Wednesday, July 29, 2009

Weak Treasury Auctions Raise Worries About US Debt Burden

Wells Fargo owns crappy Georgia credit card debt too.

ATLANTA (TheStreet) -- Georgia has the unfortunate distinction of leading the U.S. with 21 bank failures this year and last. And many other banks in the state are suffering from very high levels of bad loans.

Most of the failed Georgia institutions made outsized bets during the real estate boom on residential and commercial construction projects in the Atlanta area. Since the quality of commercial real estate loans is declining sharply as the later stages of the banking crisis unfold, there are dozens of banks and thrifts in trouble.


Wells Fargo also has a credit card subsidiary among the 10 largest Georgia banks, Wachovia Card Services of Atlanta. This institution was assigned a financial rating of C despite its increasing credit card charge-offs, because it's strongly capitalized.

Monday, July 27, 2009

Widening Commercial Real Estate Crisis Hits U.S. Banks


Wells Fargo & Co., for example, said 2.3% of its commercial real estate mortgages were considered nonperforming as of the second quarter, up nearly three-fold from 0.8% a year ago.

The San Francisco bank purchased its large teetering rival Wachovia Corp. at the end of last year, and Wells Fargo now holds $138 billion in commercial real estate loans, more than any other lender. Wachovia expanded aggressively into commercial real estate before falling victim to rising losses from consumer loans.

Nearly a third of Wells Fargo's total commercial real estate loans are tied to properties in California or Florida -- two regions among the hardest hit by the real estate depression.

Wells Fargo did not immediately respond to a request for comment.

Wednesday, July 22, 2009

For Wells, Multiple Ruts in the Road


Through the credit crunch, Wells Fargo has convinced investors that it is a cut above other large banks. Its shares trade at 2.5 times tangible book value versus 1.6 times for J.P. Morgan Chase. But while Wells posted better-than-expected second-quarter profits on Wednesday, it also showed a sharp deterioration in credit quality.

The question now hanging over the company: Has Wells's management been caught out by the recent poor performance of the bank's loans? One reason Wells trades at a big premium over others is the perception that its executives have a strong handle on credit risk. Now, though, there are signs that the bank may have been too optimistic about the quality of loans it got from Wachovia, the large bank it acquired last year. Moreover, many of Wells's own loans continue to perform disappointingly, with nonperformers going up in the second quarter for corporate loans, commercial real-estate credits and its $117 billion of core home-equity loans.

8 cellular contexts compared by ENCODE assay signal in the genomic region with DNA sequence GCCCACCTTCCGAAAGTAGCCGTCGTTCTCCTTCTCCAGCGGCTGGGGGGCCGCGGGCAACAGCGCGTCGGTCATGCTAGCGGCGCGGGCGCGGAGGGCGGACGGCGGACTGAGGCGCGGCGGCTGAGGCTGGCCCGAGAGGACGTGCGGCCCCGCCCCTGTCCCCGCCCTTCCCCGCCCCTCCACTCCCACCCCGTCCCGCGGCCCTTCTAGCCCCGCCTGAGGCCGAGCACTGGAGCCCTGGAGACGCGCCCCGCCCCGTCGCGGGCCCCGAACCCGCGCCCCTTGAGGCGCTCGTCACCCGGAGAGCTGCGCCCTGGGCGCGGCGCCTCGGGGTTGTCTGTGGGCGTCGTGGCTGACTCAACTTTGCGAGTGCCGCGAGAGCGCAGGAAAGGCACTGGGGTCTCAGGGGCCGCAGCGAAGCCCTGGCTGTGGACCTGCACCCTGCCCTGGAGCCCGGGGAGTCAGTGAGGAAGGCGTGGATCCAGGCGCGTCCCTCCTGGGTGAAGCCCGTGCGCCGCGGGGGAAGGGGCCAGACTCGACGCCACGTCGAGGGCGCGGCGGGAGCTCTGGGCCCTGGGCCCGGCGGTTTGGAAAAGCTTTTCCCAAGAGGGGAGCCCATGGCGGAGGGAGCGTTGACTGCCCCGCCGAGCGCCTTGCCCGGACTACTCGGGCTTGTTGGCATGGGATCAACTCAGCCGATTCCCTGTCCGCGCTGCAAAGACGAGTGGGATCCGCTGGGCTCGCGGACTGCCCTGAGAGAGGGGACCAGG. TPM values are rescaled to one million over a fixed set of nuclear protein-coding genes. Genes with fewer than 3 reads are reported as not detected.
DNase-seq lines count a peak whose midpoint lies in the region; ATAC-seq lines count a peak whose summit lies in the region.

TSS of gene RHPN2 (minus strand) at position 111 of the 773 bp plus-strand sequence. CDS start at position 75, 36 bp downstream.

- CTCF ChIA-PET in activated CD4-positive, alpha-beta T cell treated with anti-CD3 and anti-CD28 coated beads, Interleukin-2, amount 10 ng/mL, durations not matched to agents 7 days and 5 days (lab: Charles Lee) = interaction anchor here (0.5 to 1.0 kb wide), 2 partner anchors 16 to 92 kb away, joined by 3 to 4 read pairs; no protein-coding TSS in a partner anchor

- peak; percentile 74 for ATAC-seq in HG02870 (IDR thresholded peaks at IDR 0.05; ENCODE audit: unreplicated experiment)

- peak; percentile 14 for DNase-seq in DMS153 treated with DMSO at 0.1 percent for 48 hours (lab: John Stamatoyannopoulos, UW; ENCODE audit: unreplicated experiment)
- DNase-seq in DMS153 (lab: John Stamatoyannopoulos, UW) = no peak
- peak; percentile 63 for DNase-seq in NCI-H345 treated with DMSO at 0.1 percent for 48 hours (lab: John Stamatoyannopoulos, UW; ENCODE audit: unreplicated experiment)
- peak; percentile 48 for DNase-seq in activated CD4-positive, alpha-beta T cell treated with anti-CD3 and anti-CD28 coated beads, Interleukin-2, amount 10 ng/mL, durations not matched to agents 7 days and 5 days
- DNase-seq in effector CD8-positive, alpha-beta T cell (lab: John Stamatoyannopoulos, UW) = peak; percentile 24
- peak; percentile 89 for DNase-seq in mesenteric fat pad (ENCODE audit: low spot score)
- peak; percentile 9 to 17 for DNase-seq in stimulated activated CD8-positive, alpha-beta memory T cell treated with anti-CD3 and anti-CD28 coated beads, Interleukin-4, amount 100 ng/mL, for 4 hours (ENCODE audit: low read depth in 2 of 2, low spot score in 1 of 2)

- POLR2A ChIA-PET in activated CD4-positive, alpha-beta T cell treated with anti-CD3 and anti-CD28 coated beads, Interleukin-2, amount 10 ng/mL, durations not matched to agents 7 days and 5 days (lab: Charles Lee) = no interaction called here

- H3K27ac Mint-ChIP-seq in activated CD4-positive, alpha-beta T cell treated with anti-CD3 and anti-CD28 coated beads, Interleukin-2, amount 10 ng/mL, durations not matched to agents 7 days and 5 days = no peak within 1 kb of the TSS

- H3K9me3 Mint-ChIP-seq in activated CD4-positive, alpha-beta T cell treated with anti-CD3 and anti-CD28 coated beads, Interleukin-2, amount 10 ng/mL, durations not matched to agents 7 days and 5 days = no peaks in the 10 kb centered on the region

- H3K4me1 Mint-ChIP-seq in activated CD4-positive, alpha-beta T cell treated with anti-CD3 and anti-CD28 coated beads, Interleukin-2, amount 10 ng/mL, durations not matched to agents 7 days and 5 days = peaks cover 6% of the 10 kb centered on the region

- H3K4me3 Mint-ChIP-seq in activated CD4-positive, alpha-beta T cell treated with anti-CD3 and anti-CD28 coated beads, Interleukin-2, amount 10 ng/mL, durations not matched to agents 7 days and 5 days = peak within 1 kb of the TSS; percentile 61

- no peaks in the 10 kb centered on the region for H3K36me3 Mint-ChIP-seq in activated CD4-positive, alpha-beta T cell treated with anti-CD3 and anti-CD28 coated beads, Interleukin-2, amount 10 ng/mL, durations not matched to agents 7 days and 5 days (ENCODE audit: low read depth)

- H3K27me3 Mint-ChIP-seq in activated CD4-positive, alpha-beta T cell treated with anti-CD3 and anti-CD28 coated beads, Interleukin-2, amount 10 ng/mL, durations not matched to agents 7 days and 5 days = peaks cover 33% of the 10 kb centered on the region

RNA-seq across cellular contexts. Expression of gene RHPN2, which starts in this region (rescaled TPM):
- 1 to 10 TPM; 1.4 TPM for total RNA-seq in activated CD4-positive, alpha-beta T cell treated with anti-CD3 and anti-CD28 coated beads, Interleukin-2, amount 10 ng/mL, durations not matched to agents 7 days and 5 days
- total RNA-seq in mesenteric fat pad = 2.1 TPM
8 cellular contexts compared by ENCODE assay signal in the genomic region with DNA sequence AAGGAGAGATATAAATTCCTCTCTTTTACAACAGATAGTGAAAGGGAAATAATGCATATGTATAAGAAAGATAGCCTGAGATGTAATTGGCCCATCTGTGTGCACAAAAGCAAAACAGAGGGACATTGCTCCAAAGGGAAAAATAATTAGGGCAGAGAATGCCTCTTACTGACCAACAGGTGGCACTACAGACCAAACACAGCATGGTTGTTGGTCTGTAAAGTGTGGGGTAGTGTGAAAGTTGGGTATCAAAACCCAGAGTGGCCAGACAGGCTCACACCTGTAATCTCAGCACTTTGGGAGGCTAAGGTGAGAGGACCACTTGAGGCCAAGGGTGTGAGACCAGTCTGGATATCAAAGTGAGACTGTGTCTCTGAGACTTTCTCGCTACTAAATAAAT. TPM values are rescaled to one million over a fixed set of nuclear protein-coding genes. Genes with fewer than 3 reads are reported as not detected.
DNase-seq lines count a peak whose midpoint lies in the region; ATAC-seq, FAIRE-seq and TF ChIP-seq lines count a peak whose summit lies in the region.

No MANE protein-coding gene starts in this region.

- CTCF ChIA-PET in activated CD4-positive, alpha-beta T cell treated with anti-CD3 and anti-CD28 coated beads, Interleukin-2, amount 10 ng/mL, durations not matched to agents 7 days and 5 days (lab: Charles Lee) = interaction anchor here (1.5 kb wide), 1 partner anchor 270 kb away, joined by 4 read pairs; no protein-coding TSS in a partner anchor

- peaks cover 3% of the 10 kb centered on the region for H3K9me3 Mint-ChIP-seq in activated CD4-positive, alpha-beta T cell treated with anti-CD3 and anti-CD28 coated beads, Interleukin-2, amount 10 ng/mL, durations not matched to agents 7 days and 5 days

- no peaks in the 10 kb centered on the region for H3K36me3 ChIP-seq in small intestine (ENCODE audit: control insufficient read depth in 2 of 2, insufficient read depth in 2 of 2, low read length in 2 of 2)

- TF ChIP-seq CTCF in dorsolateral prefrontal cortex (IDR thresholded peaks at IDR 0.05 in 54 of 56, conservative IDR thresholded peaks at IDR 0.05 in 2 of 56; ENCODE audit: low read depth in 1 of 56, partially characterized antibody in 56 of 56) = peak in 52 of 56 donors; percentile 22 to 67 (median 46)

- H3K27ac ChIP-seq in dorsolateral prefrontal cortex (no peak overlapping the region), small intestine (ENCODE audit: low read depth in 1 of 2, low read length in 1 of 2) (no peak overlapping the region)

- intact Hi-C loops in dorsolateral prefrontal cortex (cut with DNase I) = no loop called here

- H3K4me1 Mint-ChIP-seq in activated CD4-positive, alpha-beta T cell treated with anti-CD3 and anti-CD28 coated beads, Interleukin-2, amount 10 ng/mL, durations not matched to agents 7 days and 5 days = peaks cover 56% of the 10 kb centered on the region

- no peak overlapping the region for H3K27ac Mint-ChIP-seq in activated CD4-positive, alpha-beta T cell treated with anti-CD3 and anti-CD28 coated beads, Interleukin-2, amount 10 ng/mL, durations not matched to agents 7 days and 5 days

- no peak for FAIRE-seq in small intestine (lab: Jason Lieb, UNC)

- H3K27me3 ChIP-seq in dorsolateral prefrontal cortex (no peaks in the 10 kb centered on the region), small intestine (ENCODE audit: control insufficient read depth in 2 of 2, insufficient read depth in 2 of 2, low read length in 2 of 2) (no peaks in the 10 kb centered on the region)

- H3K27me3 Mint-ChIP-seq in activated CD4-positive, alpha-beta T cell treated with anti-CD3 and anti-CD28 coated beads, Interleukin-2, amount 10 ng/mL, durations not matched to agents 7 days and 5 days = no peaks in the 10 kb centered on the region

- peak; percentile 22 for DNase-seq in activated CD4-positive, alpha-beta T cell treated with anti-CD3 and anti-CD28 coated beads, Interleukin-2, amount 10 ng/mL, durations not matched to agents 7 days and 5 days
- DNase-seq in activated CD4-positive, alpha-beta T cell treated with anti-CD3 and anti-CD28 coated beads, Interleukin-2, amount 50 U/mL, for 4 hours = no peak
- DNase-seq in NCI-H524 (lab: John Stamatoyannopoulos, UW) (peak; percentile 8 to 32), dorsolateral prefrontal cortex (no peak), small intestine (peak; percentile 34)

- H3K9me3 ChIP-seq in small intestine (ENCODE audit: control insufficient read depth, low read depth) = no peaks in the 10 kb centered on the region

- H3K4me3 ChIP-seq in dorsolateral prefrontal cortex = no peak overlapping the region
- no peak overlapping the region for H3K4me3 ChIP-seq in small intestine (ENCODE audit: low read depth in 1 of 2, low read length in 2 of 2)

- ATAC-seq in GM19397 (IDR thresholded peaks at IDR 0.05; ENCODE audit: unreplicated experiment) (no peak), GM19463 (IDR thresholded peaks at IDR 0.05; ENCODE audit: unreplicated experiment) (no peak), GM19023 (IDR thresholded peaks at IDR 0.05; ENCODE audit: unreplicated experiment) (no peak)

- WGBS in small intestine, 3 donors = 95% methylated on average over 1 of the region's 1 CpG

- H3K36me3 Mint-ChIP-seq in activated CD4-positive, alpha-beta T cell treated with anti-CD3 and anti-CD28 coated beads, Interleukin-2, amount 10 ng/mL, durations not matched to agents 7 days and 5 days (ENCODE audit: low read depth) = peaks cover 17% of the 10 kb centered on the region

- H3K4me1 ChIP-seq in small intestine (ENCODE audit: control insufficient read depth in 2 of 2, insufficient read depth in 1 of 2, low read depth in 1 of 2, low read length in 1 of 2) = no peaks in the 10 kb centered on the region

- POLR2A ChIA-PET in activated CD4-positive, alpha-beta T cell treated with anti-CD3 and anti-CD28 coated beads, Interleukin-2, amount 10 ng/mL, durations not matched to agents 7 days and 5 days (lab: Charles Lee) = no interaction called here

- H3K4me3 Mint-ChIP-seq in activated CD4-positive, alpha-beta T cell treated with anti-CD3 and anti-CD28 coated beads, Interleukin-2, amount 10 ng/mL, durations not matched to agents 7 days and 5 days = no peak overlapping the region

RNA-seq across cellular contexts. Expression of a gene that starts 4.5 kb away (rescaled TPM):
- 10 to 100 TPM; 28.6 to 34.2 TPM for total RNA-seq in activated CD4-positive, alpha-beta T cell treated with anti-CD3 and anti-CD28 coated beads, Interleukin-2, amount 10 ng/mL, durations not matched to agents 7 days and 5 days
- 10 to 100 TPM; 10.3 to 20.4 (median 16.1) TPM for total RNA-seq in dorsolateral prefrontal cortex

Voltron says: remember, home equity loans are second mortgages. If the first mortgage is worth 99 cents on the dollar, the home-equity loan is worth zero.

Granted, as the economy struggles, rising bad loans are hardly a surprise. But they become a big deal for investors if management doesn't appear to have set aside adequate loan-loss reserves.

Wells's reserves are equivalent to 2.86% of loans, well below 5% for J.P. Morgan and 3.61% at Bank of America. Wells's defenders might point out that less of its loans are going bad. Its nonperformers are equal to 1.92% of loans vs. 2.17% at J.P. Morgan and 3.12% at BofA. But Wells's nonperformers ratio could go higher.

For instance, there are signs this may happen on a $51.6 billion portfolio of option adjustable-rate mortgages Wells inherited from Wachovia. The bank said 3.21% of these loans were more than 90 days past due in the second quarter, a big leap from 1.11% in the first quarter. And these are loans that Wells didn't treat as impaired when it bought Wachovia, presumably because management thought they were stronger than those they did mark down.

Wells Fargo's Beat Rings Hollow


Despite Wells Fargo's huge profit beat and a pronouncement that the firm had surpassed its stress-test capital mandate, investors sent its stock down on worries about escalating credit problems.

Wells added $700 million to its credit reserves, bringing its total allowance for credit losses over the next year to $23.5 billion.

"We expect credit losses and nonperforming assets to increase," Chief Credit Officer Mike Loughlin said in a statement.

Credit Worries Shadow Wells Fargo as Earnings Jump

Voltron says: Wall Street Journal calls out Wells Fargo on it's lies.

Wells Fargo & Co.'s second-quarter earnings soared 81%, hitting a new company record, amid the bank's acquisition of Wachovia.